Chinese won’t tolerate German online store’s racist slurs

By Liu Yan Source:Global Times Published: 2017/3/12 12:28:39

Illustration: Liu Rui/GT, a German online store that allows users to design and sell their own T-shirts, recently caused a public uproar over racist slurs. "Save a dog, Eat a Chinese," "Save a shark, Eat a Chinese," were found printed on T-shirts sold on the website.

It's not the first time that German designers have displayed blatant racism in their work. Fashion brand Philipp Plein designed a T-shirt several years ago with the words "F**K You China" printed on it and a Chinese-looking clown emblazoned in the corner. Designer Philipp Plein tried to defend himself by saying that the T-shirt was made to protest against China's counterfeit products. The explanation was rather weak and the Chinese public was especially irked as the company was planning to expand its business in China.

In a statement by its CEO Philip Rooke, Spreadshirt said that "after close examination and careful consideration, we have decided to keep these designs on our platform."

The company initially argued that the expressions are meant to be humorous not racist. How could these obvious racist and offensive remarks be allowed to appear on a product? Is too numb about the boundary of racial discrimination or could it be that it just doesn't care about how the Chinese people would feel when the company touts racist slur as creative design?

From time to time, similar incidents have occurred in Western countries, but it is often dismissed as slip of the tongue, a careless joke or even considered as freedom of expression. It is unimaginable that anyone or any company could display racist remarks without worrying about the backlash. Put it another way, will anyone take anti-Semitic expression as humorous or creative in Germany?

Political leaders who are highly sensitive about racial issues also have tendencies to be racist. European Commissioner Gunther Oettinger called Chinese slant eyes, an expression generally considered racist, during a speech in Germany last October. He defended himself by saying that he was using a slang with no disrespect to the Chinese.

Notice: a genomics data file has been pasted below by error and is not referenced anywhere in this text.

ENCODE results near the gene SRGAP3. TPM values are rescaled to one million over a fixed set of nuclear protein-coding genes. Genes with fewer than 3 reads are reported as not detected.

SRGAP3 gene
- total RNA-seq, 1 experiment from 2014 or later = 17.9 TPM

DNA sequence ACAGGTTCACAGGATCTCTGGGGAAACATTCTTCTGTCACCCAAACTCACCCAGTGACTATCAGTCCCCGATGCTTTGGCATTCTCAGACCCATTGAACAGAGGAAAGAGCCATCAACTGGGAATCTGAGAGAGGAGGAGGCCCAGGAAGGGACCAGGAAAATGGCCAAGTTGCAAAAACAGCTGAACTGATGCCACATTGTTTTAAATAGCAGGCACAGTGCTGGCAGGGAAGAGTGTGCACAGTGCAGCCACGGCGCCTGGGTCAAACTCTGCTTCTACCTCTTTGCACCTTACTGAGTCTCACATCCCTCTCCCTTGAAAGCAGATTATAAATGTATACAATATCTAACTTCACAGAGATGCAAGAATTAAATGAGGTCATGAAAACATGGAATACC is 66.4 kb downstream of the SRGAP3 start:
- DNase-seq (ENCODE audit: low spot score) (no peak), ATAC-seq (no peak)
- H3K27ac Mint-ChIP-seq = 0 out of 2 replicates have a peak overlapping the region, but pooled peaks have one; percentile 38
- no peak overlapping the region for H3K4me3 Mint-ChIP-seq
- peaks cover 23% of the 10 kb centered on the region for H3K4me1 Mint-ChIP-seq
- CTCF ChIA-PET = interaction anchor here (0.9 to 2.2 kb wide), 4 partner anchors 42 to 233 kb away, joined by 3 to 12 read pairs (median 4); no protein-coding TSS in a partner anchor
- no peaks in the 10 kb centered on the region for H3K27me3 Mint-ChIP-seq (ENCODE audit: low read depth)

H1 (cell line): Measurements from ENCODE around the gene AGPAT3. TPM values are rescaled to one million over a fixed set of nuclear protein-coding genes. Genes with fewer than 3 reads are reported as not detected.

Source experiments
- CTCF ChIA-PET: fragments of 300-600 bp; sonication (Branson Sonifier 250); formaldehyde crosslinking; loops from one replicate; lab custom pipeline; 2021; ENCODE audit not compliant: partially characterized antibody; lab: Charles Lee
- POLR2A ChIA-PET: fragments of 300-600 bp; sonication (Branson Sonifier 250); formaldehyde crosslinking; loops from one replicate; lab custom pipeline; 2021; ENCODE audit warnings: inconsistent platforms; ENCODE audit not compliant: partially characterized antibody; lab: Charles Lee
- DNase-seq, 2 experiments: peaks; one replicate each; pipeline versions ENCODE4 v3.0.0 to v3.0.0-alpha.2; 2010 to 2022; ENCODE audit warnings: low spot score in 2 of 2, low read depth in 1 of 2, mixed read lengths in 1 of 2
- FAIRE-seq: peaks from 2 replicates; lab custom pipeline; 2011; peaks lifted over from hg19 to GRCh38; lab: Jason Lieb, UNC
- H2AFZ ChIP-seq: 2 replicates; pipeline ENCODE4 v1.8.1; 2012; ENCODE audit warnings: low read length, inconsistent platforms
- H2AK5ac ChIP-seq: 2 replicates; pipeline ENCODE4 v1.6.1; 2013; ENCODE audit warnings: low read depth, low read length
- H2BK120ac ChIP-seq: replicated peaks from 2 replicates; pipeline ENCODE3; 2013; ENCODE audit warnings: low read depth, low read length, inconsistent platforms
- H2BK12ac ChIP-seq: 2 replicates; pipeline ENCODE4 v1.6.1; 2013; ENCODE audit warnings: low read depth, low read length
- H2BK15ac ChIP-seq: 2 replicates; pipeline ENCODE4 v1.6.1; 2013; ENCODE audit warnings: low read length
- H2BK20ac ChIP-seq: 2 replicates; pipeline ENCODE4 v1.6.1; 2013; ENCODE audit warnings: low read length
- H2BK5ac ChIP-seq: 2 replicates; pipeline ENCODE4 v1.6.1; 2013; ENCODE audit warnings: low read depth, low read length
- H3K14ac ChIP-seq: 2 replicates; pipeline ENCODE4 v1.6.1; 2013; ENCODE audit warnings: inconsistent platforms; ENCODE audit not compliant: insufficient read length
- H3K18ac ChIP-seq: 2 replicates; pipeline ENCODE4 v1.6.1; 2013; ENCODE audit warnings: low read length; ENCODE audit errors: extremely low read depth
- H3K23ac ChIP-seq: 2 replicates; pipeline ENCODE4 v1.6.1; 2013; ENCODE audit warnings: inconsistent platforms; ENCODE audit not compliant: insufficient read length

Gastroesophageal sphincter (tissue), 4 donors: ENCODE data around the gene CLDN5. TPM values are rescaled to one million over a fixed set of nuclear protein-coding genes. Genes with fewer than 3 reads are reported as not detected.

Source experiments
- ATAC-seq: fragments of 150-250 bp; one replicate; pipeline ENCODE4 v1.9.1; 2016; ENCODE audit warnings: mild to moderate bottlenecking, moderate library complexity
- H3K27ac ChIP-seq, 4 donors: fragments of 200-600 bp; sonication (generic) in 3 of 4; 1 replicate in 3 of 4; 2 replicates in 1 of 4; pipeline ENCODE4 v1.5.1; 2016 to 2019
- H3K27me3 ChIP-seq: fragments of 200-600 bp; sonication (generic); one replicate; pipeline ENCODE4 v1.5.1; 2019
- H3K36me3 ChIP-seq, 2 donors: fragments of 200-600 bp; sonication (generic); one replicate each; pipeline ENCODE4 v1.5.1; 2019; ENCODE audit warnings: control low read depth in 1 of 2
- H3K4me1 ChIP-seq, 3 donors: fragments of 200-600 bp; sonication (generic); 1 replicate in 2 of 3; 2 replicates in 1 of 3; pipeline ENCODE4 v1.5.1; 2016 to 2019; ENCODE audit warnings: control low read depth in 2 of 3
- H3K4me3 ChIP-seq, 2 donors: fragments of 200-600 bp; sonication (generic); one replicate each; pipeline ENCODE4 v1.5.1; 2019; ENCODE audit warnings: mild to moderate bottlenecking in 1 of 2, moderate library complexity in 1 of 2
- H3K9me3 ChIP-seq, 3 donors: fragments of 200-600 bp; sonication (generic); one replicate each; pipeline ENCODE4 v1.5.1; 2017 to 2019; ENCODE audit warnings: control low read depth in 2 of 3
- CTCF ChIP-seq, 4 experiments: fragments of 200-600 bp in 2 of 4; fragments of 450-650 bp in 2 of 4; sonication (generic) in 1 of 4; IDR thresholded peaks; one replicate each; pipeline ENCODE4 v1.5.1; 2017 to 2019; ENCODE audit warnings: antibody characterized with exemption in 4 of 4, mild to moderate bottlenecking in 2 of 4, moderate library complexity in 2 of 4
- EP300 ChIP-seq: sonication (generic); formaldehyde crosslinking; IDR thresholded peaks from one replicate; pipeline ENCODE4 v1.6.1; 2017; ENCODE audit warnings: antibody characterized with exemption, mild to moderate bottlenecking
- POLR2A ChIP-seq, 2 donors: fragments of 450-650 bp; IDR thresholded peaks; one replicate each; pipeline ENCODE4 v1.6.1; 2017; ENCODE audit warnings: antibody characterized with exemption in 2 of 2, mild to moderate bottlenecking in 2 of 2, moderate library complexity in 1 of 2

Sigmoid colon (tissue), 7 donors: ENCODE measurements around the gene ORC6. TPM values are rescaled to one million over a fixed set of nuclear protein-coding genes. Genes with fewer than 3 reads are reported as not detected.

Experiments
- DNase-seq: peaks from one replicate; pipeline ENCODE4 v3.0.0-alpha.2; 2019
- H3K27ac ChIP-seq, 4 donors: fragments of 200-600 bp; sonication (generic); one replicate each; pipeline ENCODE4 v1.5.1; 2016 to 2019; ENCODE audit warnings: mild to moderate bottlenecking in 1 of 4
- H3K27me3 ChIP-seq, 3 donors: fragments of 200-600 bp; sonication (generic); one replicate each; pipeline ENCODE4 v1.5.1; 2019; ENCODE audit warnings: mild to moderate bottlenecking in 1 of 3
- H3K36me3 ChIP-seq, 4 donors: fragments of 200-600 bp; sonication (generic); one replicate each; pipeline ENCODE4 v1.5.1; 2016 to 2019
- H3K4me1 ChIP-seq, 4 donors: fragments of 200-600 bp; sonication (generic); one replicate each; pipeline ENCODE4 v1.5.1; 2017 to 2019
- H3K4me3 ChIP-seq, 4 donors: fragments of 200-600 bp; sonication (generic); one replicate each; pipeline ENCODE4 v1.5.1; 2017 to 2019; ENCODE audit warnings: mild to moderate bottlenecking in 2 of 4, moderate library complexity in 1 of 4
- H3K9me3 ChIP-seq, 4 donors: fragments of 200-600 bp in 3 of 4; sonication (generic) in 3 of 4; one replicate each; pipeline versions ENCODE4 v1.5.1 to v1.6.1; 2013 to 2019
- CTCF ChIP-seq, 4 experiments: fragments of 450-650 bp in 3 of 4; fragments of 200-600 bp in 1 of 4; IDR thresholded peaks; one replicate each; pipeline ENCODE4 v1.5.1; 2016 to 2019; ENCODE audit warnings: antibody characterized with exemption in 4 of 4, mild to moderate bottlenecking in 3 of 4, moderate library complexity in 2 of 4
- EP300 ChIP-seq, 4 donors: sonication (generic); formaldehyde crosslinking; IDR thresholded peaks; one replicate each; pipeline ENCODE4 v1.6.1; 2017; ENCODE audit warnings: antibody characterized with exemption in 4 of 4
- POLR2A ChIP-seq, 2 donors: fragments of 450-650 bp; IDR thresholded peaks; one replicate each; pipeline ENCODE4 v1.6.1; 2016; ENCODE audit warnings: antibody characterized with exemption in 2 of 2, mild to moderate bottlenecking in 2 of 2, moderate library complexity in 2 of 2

In many cases like this, the offenders usually get away with a quick apology. But, frankly speaking, even if an apology has been uttered, few Chinese would believe it is sincere.

Stereotypes of the Chinese community partly result from biased coverage by Western media. Even though only people in certain regions in China eat dogs and the practice is subject to more and more public criticism, the Western media have exaggerated it as a national custom and reinforced the foreigners' impression of China as a country that is unfriendly to pets. China's efforts in protecting endangered species have also been conveniently ignored.

A disturbing pattern has emerged here - although the importance of China and the Chinese market is heralded in the West, privately, many Westerners have not changed their racist disposition toward the Chinese culture or Asian society at large. The racial slur printed on the T-shirt and discriminating remarks targeting local audiences probably reflects what's truly on their minds.

Deep inside, they can't abandon the discrimination against other culture and hostility toward China. They believe that offending Chinese people can score more points and the damage can be controlled.

The Chinese public used to believe that more business engagement can help deepen cross-cultural understanding and reduce racial discrimination. However, this may be wishful thinking. We also used to think highly of the German culture, however, the positive feeling has been worn out by their often coarse sentiment toward Chinese people. It seems that many Europeans are stuck in the outdated snobbery and sense of political superiority despite their declining clout.

Can the elite in the West be relied upon to help improve cultural understanding? Probably not. China is facing much more criticism from the West and is more tolerable about different opinions, however, certain remarks that cross the line are never acceptable.

Philipp Plein has learned its lesson eight years later. is now notorious in the eyes of Chinese people. Those who intend to engage with China should know where the bottom line is.

The author is a commentator with the Global Times. Follow us on Twitter @GTopinion

Posted in: VIEWPOINT

blog comments powered by Disqus